Additionally, you should be monitoring both SAP security releases and external threat data sources. SAP releases cover SAP specific threats but cannot help with protecting your host system. Vulnerability databases and threat intelligence feeds can provide you with information on threats to your overall system. These sources contain information on open-source software and affected systems as well as attacker practices.
Implement Segregation of Duties (SoD) and Role-Based Permissions
You should implement both SoD and role-based restrictions to limit malicious access from both inside and outside your systems. SoD prevents internal abuse of valid privileges by separating vital functions within an organization. For example, users can’t both create new vendors in a system and issue payments to those vendors.
Role-based permissions separate permissions into only those valid for that role. It can help you ensure non-administrative users do not have excessive system control. Role-based permissions make management easier and can help reduce the damage caused with compromised credentials.
Ensure Strong Passwords
First, make sure that you change the default passwords of SAP generated users. For example, SAP*, DDIC, and SYSTEM. If you are not using these accounts, disable these credentials, don’t just delete accounts. Disabling accounts notifies the system not to allow use; if you just delete, some accounts, such as SAP* can still be used.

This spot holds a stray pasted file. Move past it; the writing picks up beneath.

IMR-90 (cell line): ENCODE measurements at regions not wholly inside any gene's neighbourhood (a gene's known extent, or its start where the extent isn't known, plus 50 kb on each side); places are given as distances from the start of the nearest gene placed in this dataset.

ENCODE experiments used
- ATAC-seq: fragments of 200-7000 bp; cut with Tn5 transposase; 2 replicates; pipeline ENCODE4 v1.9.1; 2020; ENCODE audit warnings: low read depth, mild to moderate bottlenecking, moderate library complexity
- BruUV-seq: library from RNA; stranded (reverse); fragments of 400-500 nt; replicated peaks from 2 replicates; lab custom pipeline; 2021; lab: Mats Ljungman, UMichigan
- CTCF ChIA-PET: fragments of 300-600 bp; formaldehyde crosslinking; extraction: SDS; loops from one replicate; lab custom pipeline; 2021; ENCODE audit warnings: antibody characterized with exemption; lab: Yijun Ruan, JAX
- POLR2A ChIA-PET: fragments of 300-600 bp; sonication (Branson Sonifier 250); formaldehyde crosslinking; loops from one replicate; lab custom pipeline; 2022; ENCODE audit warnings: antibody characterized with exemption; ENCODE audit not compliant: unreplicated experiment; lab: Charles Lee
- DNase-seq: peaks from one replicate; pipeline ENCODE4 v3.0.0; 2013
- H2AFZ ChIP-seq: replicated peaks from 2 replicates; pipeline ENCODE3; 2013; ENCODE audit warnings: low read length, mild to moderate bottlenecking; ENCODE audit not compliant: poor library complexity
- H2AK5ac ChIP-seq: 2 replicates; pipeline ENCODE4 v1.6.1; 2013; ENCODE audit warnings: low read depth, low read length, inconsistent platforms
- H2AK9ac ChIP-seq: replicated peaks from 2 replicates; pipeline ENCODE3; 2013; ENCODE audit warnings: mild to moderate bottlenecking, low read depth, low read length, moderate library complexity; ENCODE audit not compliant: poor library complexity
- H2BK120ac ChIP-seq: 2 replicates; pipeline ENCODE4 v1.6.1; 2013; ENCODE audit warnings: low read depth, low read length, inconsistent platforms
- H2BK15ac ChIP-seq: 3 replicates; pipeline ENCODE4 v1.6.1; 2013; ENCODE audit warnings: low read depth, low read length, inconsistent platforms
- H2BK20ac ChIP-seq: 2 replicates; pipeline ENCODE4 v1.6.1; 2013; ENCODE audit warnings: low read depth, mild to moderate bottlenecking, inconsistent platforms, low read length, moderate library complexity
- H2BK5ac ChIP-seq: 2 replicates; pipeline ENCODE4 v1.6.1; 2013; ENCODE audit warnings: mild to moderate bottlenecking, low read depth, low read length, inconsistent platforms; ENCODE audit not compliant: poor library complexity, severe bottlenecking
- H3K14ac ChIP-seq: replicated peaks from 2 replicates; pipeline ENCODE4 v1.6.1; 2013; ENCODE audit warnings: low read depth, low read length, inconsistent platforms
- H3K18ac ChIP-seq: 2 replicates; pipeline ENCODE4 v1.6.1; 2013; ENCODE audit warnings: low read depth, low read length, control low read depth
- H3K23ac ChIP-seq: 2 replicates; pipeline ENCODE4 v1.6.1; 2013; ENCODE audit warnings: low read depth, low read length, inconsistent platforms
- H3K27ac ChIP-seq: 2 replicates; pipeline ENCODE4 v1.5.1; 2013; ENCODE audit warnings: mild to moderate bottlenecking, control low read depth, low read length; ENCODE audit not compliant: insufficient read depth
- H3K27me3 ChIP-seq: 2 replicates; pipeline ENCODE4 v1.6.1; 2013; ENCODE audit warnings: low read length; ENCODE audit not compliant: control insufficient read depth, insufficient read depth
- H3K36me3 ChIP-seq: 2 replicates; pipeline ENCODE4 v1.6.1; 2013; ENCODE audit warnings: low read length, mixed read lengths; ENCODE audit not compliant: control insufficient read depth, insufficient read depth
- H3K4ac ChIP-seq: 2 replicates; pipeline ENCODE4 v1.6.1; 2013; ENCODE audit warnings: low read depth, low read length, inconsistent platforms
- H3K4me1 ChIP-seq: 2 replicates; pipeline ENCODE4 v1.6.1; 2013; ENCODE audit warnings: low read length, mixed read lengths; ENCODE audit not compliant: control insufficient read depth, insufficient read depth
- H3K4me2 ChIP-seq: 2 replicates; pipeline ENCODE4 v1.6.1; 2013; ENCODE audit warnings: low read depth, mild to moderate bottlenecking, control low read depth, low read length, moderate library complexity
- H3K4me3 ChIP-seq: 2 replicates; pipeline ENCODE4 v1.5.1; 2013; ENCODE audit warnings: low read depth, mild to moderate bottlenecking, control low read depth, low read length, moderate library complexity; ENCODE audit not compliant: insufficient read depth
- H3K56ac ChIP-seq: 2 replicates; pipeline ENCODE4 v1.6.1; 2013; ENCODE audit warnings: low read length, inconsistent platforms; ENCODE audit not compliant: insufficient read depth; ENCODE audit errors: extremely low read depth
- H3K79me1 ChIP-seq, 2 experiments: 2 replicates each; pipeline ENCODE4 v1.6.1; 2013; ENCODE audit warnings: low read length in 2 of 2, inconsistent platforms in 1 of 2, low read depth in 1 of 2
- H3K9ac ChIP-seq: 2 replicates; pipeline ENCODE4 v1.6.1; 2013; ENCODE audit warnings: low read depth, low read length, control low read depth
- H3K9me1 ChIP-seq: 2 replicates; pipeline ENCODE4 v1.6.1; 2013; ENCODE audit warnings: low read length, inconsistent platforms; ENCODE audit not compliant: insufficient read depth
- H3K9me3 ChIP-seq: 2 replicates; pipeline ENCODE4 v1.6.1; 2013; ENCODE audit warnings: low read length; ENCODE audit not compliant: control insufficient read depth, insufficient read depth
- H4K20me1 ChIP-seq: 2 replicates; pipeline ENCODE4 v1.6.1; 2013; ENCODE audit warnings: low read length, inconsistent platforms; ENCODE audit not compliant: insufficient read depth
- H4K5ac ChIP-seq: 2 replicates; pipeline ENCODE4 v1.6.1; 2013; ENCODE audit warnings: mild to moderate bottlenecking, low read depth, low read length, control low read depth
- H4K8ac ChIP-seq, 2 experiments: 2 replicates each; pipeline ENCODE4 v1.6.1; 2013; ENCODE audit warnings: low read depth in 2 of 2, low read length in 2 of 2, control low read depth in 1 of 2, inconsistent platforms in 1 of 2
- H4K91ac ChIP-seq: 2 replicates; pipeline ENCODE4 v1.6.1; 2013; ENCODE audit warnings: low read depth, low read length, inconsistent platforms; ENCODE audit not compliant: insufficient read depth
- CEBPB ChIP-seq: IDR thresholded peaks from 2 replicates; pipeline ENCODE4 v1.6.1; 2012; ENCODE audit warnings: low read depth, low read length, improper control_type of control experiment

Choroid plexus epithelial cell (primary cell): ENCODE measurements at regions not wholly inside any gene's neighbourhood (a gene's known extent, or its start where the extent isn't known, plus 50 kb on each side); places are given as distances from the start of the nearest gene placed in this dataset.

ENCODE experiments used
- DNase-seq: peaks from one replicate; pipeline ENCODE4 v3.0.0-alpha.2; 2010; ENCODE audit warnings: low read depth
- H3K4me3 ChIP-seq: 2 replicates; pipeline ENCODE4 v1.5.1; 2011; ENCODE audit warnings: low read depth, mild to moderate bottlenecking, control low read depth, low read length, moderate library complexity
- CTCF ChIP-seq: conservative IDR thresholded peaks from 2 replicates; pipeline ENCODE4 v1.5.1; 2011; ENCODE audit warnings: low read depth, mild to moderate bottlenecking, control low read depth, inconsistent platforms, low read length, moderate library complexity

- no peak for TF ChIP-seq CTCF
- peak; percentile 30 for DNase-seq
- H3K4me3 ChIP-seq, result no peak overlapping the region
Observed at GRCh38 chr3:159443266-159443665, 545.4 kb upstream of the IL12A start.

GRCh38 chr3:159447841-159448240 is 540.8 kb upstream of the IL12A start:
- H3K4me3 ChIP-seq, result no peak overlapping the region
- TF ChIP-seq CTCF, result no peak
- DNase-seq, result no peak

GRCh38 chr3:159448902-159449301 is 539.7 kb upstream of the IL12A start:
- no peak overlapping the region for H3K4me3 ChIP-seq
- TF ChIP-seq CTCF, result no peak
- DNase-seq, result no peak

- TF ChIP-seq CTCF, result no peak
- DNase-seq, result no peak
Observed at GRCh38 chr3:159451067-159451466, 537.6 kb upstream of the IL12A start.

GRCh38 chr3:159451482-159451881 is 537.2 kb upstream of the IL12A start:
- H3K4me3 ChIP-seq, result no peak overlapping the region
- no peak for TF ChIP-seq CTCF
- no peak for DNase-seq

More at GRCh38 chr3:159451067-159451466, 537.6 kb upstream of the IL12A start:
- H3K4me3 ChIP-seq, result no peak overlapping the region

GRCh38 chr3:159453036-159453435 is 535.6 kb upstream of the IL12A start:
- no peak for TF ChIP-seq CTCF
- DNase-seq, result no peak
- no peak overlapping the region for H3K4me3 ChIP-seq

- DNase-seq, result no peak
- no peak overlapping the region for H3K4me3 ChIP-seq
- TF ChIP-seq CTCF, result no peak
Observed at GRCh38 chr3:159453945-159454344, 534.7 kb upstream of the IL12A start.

Any passwords you change should be complex and should not match any other credentials. Likewise, you should set complexity requirements for general user passwords and not allow duplication. Passwords should expire after a set period and should not match passwords used in other systems. In SAP, you can use the RSUSR003 report to uncover problem users and help enforce these rules.
Secure Communication Channels
Securing your communication channels is vital to protecting your SAP implementation and your system as a whole. You should only activate those communication services and ports you’re using. For those that you are using, make sure to encrypt communications. Unencrypted connections provide an opportunity for attackers to steal or modify information in transit.
To contain risk within your systems, make sure to apply Access Control Lists (ACLs). ACLs can restrict movement between components and services and require credential verification for movement. These restrictions can prevent attackers from exploiting vulnerabilities in one system and moving to the other. In particular, you should make sure to secure connections between SAP Internet Connection Manager, SAP Management Console and SAP Dispatcher, and other services.
Hopefully, this article helped you understand some of the risks that SAP systems face and how to mitigate these risks. You can verify your system security by starting with these practices. Once you’ve implemented the practices covered here, review SAP’s practical guide to securing your system. It can provide you with specific actions you can take to secure your implementation.
About the Author:
Gilad David Maayan is a technology writer who has worked with over 150 technology companies including SAP, Samsung NEXT, NetApp and Imperva, producing technical and thought leadership content that elucidates technical solutions for developers and IT leadership.